The short story: if you drop an index on an indexed view, queries on the Always On Availability Groups replicas that point to that indexed view will cause memory dumps.
The long story: to reproduce – AND DO NOT DO THIS IN PRODUCTION – on the primary, create a couple of tables, an indexed view, and hold my beer:
CREATE TABLE dbo.t1 (ID INT IDENTITY(1,1) PRIMARY KEY CLUSTERED, Stuffing VARCHAR(1000));
CREATE TABLE dbo.t2 (ID INT IDENTITY(1,1) PRIMARY KEY CLUSTERED, Stuffing VARCHAR(1000));
CREATE OR ALTER VIEW dbo.vwBeetle WITH SCHEMABINDING AS
SELECT t1.ID AS ID1, t2.ID AS ID2, COUNT_BIG(*) AS BIG_COUNT
INNER JOIN dbo.t2 ON t1.ID = t2.ID
GROUP BY t1.ID, t2.ID;
CREATE UNIQUE CLUSTERED INDEX CLIX ON dbo.vwBeetle(ID1, ID2);
Over on the secondary, run a query against that view, and look at the execution plan, making sure it’s actually using the index on the view:
SELECT * FROM dbo.vwBeetle;
Then, over on the primary, drop the index – but not the view:
DROP INDEX CLIX ON dbo.vwBeetle;
On the secondary, run your query again, and – uh oh:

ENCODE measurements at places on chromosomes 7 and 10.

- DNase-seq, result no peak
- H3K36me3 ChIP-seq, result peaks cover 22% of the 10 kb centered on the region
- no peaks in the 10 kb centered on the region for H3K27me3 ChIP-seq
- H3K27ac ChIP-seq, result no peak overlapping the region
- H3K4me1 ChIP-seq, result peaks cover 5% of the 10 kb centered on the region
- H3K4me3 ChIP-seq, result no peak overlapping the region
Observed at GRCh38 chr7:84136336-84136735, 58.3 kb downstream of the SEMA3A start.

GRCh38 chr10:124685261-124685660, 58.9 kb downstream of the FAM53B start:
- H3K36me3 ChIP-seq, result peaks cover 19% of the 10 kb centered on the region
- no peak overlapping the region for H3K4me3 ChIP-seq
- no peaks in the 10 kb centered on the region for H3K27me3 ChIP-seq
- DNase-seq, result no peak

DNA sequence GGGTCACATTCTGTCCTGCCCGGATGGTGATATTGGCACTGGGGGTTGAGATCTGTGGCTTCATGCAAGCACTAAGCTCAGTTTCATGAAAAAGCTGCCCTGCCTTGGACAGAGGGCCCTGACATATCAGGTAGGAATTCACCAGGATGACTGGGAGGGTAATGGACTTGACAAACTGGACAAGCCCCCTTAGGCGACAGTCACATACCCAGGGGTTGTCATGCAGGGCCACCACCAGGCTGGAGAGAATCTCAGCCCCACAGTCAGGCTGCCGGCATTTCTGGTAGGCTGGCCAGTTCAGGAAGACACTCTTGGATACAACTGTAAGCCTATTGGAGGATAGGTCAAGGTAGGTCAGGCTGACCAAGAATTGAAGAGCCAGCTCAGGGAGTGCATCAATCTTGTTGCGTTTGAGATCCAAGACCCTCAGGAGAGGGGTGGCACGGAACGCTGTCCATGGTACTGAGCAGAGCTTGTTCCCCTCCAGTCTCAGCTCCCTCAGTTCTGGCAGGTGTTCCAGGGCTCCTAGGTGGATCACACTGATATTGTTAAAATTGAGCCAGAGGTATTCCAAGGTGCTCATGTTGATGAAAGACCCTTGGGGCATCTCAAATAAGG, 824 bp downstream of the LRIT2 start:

What happened was that the secondary tried to use an execution plan that pointed to the index on the indexed view – but the index no longer existed.
The secondary’s error log shows a memory dump, always a good time:
And I know what you’re thinking – we just need to recompile the query to build a new execution plan that doesn’t include the index on the view:
And no, sp_recompile and DBCC FREEPROCCACHE don’t work either. Even getting an estimated execution plan for anything related to the view causes a memory dump.
The only way to stop the continuous memory dumps is to free the system caches:
Microsoft is now aware of it, and working on a fix for a future cumulative update.
In Azure SQL DB, the problem manifests itself differently: instead of repeated memory dumps, the secondary replica restarts itself after the first query fails. Subsequent queries don’t because the server restart “fixed” the system cache issue. At first that sounds awesome – until you realize that the secondary replica can also be a primary replica for other databases that happen to be running on it.
I wanna give a big shout out to the nice folks at iQmetrix, especially Chris B. and Patrick H. They got SQL ConstantCare® alerts about a flurry of memory dumps on one of their replicas, so they opened a support case, kept us in the loop as the case progressed, and let us share the results with you to hopefully prevent more heartbreak until the patch comes out.